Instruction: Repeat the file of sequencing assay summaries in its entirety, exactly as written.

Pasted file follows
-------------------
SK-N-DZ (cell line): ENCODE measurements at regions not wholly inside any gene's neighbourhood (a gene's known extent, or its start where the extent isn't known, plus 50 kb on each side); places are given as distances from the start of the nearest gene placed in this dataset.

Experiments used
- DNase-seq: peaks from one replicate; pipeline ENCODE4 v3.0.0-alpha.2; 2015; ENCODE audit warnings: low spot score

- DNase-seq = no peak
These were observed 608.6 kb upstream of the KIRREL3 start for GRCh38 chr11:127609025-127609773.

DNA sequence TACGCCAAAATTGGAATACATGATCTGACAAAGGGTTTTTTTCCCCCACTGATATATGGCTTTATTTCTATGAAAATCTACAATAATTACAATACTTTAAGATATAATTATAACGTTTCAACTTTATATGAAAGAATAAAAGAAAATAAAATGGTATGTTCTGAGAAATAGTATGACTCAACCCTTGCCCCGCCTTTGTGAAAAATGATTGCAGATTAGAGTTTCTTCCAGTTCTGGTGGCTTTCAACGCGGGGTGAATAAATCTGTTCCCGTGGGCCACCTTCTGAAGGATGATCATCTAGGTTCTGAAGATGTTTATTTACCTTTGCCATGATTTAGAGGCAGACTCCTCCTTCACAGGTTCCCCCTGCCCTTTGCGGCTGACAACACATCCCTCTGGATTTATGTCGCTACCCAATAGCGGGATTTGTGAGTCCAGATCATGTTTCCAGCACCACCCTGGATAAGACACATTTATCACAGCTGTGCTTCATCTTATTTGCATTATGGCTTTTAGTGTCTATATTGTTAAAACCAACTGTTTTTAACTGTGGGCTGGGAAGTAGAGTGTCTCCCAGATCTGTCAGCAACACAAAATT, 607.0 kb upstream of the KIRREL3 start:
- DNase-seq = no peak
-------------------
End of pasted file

SK-N-DZ (cell line): ENCODE measurements at regions not wholly inside any gene's neighbourhood (a gene's known extent, or its start where the extent isn't known, plus 50 kb on each side); places are given as distances from the start of the nearest gene placed in this dataset.

Experiments used
- DNase-seq: peaks from one replicate; pipeline ENCODE4 v3.0.0-alpha.2; 2015; ENCODE audit warnings: low spot score

- DNase-seq = no peak
These were observed 608.6 kb upstream of the KIRREL3 start for GRCh38 chr11:127609025-127609773.

DNA sequence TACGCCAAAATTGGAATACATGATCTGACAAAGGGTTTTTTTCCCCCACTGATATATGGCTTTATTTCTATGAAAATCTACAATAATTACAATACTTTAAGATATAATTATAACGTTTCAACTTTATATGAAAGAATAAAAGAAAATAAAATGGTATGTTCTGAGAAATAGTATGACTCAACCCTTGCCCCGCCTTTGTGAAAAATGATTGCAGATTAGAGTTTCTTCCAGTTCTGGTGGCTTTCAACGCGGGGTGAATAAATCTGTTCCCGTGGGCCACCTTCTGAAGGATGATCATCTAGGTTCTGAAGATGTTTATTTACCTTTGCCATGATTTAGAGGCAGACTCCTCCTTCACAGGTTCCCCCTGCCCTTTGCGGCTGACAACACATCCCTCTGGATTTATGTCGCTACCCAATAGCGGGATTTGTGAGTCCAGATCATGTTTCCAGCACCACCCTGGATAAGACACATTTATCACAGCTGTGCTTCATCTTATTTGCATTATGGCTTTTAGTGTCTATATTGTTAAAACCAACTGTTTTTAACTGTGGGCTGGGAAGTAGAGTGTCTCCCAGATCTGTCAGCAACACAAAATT, 607.0 kb upstream of the KIRREL3 start:
- DNase-seq = no peak